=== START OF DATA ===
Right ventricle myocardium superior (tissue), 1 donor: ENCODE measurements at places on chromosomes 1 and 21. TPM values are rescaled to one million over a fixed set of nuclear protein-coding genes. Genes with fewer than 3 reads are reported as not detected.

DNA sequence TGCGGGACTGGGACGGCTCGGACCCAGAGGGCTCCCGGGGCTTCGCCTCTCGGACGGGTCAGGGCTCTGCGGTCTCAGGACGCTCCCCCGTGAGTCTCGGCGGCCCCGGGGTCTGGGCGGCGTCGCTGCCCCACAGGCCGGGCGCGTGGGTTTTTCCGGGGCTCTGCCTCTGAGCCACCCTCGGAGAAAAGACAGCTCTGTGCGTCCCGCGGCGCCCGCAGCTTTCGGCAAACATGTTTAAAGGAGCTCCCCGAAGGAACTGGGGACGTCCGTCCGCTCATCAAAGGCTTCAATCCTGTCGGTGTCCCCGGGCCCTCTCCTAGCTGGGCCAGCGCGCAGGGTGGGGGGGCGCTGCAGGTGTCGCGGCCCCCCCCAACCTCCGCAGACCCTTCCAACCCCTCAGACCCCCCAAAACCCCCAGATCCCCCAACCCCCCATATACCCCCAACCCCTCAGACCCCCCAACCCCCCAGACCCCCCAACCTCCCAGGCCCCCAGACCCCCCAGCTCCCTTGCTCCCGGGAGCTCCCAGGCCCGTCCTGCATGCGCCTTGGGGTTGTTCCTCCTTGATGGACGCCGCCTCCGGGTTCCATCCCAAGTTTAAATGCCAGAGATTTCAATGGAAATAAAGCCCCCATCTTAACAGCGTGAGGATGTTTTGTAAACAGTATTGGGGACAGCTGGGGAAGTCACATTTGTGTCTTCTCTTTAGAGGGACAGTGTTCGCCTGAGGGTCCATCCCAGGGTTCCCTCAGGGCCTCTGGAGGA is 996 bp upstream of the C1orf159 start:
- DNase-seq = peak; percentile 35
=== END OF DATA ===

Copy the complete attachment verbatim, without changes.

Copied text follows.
Right ventricle myocardium superior (tissue), 1 donor: ENCODE measurements at places on chromosomes 1 and 21. TPM values are rescaled to one million over a fixed set of nuclear protein-coding genes. Genes with fewer than 3 reads are reported as not detected.

DNA sequence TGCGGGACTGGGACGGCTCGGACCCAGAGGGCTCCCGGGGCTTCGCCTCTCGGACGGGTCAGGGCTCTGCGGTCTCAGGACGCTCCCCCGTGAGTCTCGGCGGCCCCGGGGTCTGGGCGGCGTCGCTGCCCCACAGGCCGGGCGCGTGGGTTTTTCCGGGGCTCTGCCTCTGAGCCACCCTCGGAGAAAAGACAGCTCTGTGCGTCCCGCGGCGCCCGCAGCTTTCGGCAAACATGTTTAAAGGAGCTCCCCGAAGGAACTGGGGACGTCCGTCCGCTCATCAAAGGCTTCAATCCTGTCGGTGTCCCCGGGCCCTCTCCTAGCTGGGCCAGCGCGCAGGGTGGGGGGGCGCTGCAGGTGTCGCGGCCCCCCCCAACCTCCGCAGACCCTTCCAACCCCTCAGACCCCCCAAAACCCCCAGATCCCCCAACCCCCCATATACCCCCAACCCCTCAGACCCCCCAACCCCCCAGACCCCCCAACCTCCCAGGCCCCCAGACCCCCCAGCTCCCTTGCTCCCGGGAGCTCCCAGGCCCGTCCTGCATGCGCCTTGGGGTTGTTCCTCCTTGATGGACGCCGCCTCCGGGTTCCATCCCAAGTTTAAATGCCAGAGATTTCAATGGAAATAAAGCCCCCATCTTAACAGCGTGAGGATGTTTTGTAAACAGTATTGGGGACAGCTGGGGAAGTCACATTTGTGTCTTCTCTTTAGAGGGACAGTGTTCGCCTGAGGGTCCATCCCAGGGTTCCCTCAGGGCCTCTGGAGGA is 996 bp upstream of the C1orf159 start:
- DNase-seq = peak; percentile 35